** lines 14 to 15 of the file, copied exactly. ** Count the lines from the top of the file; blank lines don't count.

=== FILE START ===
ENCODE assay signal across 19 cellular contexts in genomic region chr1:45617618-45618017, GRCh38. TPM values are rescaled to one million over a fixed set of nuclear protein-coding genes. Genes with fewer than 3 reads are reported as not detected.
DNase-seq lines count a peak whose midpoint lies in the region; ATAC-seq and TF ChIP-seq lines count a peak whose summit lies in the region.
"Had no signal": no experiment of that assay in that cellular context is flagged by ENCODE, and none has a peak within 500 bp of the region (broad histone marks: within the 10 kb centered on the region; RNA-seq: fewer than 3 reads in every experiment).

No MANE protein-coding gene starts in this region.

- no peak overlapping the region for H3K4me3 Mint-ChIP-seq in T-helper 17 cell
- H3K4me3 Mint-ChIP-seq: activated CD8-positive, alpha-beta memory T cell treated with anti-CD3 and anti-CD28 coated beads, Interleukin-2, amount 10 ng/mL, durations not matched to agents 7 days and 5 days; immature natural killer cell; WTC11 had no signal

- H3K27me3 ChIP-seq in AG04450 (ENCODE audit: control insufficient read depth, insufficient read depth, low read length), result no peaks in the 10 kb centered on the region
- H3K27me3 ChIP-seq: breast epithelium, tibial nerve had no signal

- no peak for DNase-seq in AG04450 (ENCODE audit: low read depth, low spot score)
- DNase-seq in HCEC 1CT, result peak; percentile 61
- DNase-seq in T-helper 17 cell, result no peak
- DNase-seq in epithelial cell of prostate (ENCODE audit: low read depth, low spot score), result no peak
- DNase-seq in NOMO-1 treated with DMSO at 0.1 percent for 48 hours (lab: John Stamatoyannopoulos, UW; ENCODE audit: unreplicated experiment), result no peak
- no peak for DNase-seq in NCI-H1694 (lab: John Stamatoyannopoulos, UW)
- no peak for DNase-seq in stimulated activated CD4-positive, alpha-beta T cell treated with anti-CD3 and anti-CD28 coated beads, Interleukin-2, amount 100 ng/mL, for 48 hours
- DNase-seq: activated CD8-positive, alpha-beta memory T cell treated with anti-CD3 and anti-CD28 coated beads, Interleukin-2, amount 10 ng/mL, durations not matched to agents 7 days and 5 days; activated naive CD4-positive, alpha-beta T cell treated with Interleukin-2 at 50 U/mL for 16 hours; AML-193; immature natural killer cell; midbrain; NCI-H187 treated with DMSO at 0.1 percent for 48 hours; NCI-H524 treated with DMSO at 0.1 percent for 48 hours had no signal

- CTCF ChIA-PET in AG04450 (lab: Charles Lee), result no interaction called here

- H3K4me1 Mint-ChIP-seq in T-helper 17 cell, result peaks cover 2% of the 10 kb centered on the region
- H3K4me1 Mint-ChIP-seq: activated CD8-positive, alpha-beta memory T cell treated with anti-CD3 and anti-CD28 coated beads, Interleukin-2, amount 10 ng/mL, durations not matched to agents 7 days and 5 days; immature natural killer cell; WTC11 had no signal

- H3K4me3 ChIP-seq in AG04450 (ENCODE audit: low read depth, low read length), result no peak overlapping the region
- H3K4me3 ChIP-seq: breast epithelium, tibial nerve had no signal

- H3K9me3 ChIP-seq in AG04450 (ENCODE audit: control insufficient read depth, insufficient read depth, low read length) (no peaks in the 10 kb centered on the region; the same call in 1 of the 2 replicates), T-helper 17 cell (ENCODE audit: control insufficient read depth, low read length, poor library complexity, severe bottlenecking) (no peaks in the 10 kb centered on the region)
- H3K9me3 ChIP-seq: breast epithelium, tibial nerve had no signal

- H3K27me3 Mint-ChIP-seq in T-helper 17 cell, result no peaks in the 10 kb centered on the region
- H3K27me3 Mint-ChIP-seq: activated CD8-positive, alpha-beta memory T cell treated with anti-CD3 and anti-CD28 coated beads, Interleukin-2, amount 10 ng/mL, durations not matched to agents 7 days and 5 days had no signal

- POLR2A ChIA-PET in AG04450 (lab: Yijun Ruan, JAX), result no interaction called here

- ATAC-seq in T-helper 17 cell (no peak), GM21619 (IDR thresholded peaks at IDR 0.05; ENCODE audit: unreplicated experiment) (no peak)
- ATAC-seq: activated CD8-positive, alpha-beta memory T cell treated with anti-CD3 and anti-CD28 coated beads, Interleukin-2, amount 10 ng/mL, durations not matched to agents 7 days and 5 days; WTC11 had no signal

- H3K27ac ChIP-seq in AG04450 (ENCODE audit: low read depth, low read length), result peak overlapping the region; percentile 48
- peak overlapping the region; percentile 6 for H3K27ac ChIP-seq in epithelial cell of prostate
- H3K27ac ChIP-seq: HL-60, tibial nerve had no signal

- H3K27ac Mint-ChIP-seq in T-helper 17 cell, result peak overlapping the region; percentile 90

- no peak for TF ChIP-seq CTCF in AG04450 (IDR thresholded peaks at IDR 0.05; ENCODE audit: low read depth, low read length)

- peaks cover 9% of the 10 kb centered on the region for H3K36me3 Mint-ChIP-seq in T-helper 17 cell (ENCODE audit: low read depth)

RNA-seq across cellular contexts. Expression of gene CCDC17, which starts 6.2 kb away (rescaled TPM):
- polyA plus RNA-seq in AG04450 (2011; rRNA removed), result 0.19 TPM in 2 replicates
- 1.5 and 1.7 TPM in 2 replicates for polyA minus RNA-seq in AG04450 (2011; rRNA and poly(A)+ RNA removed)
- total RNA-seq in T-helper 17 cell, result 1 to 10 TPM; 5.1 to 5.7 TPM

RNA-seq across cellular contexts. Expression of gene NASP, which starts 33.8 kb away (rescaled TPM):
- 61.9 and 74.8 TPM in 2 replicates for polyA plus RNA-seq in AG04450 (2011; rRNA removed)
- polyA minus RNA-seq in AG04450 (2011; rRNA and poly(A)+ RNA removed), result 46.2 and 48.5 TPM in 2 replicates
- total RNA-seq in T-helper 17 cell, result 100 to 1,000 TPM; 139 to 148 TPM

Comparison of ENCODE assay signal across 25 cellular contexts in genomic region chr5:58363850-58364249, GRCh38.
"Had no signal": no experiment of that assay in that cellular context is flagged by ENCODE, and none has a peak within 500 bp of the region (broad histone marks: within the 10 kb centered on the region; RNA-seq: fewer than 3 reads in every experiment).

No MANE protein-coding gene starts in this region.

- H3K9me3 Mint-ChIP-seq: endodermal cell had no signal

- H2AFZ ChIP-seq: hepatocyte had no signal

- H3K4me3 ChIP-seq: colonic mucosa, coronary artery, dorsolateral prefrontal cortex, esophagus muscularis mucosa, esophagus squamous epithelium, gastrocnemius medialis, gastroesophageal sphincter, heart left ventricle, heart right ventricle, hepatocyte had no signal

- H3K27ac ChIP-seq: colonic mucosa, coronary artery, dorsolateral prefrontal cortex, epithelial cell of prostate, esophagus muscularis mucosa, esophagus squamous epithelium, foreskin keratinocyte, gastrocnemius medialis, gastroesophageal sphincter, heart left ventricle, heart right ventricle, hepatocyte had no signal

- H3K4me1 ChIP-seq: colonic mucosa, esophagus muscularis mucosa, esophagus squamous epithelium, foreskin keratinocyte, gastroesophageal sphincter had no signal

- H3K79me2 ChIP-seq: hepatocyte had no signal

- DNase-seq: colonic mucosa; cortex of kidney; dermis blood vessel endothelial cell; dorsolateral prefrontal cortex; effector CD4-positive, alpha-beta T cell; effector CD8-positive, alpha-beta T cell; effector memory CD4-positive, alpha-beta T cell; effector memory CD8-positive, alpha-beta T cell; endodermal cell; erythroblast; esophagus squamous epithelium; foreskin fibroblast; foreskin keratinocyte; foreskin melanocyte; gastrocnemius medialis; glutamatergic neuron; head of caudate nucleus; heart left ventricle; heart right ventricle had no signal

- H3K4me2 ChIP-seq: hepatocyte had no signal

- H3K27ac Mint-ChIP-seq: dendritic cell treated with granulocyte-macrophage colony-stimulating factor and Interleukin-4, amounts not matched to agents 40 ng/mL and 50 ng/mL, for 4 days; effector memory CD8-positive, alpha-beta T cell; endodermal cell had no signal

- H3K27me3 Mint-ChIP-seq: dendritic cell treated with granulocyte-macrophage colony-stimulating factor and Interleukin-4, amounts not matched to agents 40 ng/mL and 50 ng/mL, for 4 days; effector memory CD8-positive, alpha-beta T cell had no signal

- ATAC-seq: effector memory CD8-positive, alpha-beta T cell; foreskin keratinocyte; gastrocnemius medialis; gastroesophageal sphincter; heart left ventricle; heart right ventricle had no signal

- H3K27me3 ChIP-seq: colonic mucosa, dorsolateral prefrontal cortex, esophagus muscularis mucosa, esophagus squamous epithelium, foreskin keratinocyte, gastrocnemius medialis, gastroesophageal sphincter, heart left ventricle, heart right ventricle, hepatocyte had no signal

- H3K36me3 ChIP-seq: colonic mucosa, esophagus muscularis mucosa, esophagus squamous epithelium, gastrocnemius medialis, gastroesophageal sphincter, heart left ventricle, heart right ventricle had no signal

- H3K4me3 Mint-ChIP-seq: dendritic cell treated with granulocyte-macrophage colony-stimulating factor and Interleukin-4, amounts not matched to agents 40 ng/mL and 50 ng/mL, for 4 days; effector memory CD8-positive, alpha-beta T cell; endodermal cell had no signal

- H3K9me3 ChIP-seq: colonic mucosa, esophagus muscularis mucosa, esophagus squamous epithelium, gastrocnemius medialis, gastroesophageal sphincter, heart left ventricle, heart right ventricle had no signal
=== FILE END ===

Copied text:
- no peak for DNase-seq in NCI-H1694 (lab: John Stamatoyannopoulos, UW)
- no peak for DNase-seq in stimulated activated CD4-positive, alpha-beta T cell treated with anti-CD3 and anti-CD28 coated beads, Interleukin-2, amount 100 ng/mL, for 48 hours